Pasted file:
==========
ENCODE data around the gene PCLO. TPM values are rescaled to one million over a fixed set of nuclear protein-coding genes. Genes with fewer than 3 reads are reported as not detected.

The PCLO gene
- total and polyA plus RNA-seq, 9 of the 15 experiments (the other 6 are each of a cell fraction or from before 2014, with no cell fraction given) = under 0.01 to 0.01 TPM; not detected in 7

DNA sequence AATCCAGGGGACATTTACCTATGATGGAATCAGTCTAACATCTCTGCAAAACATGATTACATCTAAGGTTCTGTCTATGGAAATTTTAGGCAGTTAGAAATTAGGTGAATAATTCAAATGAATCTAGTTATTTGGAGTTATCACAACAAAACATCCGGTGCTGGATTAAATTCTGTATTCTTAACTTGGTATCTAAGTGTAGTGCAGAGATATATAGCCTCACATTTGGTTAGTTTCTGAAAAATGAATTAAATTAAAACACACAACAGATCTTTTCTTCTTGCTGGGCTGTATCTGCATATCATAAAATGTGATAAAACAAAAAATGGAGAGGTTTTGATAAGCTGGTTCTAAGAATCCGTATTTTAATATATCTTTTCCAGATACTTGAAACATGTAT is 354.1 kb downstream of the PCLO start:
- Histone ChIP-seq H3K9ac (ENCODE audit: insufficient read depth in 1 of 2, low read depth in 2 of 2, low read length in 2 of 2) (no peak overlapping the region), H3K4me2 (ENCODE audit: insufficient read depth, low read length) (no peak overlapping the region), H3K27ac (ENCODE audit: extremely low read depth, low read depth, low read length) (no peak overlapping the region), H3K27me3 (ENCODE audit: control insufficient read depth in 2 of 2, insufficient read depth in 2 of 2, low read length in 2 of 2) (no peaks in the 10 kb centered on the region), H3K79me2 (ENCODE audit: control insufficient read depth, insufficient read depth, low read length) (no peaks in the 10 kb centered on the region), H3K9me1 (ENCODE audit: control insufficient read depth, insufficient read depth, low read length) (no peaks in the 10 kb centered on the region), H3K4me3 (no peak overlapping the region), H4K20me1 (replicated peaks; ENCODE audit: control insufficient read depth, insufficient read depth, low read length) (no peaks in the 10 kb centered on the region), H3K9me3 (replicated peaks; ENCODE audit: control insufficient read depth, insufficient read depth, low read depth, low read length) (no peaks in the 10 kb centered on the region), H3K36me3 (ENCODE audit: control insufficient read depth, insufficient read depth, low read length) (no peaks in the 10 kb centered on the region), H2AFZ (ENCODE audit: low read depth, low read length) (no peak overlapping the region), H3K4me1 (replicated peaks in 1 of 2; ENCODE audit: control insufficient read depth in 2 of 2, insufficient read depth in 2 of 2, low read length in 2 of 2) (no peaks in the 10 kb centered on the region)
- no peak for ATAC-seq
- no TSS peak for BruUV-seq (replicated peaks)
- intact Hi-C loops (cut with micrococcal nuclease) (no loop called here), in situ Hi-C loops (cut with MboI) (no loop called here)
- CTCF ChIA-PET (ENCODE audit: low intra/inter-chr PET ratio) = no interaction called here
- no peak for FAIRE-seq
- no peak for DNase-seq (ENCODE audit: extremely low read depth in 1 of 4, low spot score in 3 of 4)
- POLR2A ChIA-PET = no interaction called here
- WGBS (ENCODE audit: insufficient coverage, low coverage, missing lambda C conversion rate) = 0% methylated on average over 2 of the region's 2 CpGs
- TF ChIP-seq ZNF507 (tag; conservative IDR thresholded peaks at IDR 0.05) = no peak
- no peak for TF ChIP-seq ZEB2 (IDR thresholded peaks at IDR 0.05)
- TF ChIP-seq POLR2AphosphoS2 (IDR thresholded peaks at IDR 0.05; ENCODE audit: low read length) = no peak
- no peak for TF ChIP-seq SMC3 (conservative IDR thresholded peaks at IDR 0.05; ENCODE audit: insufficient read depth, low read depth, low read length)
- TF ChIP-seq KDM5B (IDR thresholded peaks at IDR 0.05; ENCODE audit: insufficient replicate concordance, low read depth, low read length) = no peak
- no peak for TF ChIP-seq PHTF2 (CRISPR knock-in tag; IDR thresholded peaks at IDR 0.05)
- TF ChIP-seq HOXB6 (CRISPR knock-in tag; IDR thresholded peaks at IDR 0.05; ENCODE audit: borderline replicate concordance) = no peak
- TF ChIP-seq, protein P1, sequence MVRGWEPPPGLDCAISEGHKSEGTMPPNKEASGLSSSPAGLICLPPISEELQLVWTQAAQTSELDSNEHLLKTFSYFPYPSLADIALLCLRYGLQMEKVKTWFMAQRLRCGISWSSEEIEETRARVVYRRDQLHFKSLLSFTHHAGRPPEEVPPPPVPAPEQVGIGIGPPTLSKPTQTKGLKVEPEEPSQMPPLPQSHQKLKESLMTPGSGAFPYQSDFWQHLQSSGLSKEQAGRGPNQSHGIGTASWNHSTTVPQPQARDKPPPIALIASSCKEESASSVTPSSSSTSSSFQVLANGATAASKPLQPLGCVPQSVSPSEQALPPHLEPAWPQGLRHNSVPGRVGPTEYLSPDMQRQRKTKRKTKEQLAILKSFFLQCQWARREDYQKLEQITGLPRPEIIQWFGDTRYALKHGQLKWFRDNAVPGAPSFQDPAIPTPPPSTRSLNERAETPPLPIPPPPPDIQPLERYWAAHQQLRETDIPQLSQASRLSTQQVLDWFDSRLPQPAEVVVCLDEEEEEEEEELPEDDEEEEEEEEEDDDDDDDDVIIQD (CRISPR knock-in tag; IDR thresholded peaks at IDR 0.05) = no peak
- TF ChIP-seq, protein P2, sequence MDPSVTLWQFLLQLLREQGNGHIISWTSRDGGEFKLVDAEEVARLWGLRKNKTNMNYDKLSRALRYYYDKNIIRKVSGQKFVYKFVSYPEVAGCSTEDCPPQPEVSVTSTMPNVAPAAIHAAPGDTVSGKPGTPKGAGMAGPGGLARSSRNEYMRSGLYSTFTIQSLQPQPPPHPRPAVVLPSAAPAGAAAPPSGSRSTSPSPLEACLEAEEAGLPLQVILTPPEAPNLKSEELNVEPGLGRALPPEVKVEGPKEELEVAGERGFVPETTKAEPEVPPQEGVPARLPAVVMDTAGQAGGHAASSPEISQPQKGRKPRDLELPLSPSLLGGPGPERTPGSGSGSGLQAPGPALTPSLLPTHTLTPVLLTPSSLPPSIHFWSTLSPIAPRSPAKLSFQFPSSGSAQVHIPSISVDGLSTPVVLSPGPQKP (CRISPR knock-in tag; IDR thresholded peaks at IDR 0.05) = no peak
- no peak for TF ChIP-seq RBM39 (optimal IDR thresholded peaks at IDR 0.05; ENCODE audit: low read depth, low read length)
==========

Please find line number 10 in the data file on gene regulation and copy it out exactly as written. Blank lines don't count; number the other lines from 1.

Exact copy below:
- no peak for FAIRE-seq